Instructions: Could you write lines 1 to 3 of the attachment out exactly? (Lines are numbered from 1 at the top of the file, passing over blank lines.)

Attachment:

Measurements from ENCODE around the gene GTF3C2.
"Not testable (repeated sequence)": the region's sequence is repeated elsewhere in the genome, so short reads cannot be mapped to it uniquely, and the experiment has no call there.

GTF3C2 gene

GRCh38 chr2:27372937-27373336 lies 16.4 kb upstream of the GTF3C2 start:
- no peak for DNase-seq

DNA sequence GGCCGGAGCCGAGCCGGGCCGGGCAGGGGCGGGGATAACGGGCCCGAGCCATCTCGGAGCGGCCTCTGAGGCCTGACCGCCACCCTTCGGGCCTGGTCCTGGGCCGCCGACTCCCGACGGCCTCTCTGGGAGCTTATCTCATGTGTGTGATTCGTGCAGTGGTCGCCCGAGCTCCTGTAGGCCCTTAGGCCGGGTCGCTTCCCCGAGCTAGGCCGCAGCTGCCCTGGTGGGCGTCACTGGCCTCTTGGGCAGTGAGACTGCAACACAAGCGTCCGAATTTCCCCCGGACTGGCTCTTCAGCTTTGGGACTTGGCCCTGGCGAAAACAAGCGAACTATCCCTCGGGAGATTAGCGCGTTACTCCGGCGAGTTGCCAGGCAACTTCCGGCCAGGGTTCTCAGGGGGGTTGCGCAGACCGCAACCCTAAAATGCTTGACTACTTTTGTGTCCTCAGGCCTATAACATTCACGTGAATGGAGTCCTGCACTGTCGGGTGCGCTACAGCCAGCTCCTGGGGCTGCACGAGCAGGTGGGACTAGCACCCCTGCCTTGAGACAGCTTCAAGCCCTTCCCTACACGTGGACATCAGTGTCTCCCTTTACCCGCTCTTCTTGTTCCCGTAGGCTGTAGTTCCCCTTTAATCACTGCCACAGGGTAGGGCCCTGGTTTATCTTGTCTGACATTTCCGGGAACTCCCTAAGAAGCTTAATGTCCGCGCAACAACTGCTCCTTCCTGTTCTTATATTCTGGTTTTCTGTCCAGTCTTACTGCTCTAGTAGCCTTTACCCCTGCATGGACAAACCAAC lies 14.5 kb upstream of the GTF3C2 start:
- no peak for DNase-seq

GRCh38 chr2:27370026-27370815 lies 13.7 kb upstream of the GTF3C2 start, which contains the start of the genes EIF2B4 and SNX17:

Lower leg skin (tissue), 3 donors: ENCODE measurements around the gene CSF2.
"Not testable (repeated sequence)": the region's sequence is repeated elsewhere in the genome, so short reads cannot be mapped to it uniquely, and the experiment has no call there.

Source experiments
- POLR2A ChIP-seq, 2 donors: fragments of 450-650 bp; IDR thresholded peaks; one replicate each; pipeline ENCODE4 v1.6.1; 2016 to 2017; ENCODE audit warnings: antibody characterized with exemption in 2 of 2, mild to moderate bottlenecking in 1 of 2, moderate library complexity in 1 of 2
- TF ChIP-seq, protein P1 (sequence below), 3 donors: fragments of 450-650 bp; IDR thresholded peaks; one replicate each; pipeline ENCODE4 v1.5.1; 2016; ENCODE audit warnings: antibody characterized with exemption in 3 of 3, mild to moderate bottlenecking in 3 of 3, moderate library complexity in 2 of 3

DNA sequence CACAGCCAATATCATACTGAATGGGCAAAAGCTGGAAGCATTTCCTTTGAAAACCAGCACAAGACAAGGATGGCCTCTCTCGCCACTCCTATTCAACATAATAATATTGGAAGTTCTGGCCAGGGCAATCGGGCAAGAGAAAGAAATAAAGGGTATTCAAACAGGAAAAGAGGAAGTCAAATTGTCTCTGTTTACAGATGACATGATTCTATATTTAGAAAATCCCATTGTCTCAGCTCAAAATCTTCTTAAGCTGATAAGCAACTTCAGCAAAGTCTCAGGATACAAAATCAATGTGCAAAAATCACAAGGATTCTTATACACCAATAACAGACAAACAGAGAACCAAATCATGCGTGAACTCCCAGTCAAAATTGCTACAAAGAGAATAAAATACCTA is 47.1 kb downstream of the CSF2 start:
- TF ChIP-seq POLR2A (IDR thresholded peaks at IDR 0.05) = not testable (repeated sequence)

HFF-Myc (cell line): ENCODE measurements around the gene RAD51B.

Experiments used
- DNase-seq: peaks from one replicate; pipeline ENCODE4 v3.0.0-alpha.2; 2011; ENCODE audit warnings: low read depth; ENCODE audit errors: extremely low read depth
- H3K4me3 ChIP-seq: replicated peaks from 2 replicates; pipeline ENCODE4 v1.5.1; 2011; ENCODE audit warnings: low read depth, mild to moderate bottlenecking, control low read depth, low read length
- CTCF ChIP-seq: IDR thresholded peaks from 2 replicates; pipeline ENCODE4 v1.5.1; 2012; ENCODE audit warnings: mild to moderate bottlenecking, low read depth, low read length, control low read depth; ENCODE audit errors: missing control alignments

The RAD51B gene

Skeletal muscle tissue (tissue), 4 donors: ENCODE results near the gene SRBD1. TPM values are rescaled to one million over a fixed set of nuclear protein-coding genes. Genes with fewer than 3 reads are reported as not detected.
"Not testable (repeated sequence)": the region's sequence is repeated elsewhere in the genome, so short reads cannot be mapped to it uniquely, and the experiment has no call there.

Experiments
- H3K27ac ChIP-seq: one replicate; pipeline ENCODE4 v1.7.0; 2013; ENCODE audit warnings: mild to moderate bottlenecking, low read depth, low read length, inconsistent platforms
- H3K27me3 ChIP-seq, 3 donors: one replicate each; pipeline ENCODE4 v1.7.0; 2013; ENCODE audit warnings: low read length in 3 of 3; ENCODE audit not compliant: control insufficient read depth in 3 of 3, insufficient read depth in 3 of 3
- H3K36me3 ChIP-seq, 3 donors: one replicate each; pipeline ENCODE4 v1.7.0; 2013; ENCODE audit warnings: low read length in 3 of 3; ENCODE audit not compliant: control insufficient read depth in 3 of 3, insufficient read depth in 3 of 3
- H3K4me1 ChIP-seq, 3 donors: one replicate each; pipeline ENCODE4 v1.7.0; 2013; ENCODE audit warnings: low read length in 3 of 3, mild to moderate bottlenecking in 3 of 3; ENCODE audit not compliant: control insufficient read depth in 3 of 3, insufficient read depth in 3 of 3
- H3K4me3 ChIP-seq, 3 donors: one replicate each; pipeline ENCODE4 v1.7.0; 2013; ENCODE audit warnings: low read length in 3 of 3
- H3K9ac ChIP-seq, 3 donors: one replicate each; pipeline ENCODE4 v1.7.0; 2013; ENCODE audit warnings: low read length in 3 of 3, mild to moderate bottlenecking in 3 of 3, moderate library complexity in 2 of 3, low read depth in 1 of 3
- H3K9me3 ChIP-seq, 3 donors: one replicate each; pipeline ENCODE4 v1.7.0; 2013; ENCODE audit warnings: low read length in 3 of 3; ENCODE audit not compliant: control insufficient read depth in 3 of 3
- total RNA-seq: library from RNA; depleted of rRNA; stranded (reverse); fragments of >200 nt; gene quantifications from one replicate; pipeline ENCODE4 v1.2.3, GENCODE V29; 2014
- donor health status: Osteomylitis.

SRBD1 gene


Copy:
Measurements from ENCODE around the gene GTF3C2.
"Not testable (repeated sequence)": the region's sequence is repeated elsewhere in the genome, so short reads cannot be mapped to it uniquely, and the experiment has no call there.

GTF3C2 gene